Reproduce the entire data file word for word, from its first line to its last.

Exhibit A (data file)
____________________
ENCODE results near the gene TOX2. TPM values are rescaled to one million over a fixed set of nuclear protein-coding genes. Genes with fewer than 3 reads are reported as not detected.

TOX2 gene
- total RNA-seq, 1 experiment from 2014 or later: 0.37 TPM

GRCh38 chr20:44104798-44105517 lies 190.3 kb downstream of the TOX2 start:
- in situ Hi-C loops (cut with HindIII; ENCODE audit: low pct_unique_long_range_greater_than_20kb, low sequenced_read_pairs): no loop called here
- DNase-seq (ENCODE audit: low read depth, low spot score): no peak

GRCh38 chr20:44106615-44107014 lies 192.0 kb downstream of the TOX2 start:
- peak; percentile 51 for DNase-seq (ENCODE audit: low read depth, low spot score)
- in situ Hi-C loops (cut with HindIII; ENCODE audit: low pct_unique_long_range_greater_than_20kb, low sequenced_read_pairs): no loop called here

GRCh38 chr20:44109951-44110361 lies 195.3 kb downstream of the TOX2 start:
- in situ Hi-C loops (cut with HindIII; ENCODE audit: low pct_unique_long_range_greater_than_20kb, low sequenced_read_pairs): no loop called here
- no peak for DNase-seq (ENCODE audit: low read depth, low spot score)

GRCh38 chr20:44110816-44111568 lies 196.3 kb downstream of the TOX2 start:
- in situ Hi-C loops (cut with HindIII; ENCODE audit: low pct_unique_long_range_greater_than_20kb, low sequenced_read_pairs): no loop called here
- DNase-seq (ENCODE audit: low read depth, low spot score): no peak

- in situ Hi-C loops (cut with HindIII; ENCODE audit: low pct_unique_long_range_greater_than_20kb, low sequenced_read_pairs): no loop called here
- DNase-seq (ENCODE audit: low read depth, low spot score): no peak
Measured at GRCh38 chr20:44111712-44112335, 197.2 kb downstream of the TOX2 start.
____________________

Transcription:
ENCODE results near the gene TOX2. TPM values are rescaled to one million over a fixed set of nuclear protein-coding genes. Genes with fewer than 3 reads are reported as not detected.

TOX2 gene
- total RNA-seq, 1 experiment from 2014 or later: 0.37 TPM

GRCh38 chr20:44104798-44105517 lies 190.3 kb downstream of the TOX2 start:
- in situ Hi-C loops (cut with HindIII; ENCODE audit: low pct_unique_long_range_greater_than_20kb, low sequenced_read_pairs): no loop called here
- DNase-seq (ENCODE audit: low read depth, low spot score): no peak

GRCh38 chr20:44106615-44107014 lies 192.0 kb downstream of the TOX2 start:
- peak; percentile 51 for DNase-seq (ENCODE audit: low read depth, low spot score)
- in situ Hi-C loops (cut with HindIII; ENCODE audit: low pct_unique_long_range_greater_than_20kb, low sequenced_read_pairs): no loop called here

GRCh38 chr20:44109951-44110361 lies 195.3 kb downstream of the TOX2 start:
- in situ Hi-C loops (cut with HindIII; ENCODE audit: low pct_unique_long_range_greater_than_20kb, low sequenced_read_pairs): no loop called here
- no peak for DNase-seq (ENCODE audit: low read depth, low spot score)

GRCh38 chr20:44110816-44111568 lies 196.3 kb downstream of the TOX2 start:
- in situ Hi-C loops (cut with HindIII; ENCODE audit: low pct_unique_long_range_greater_than_20kb, low sequenced_read_pairs): no loop called here
- DNase-seq (ENCODE audit: low read depth, low spot score): no peak

- in situ Hi-C loops (cut with HindIII; ENCODE audit: low pct_unique_long_range_greater_than_20kb, low sequenced_read_pairs): no loop called here
- DNase-seq (ENCODE audit: low read depth, low spot score): no peak
Measured at GRCh38 chr20:44111712-44112335, 197.2 kb downstream of the TOX2 start.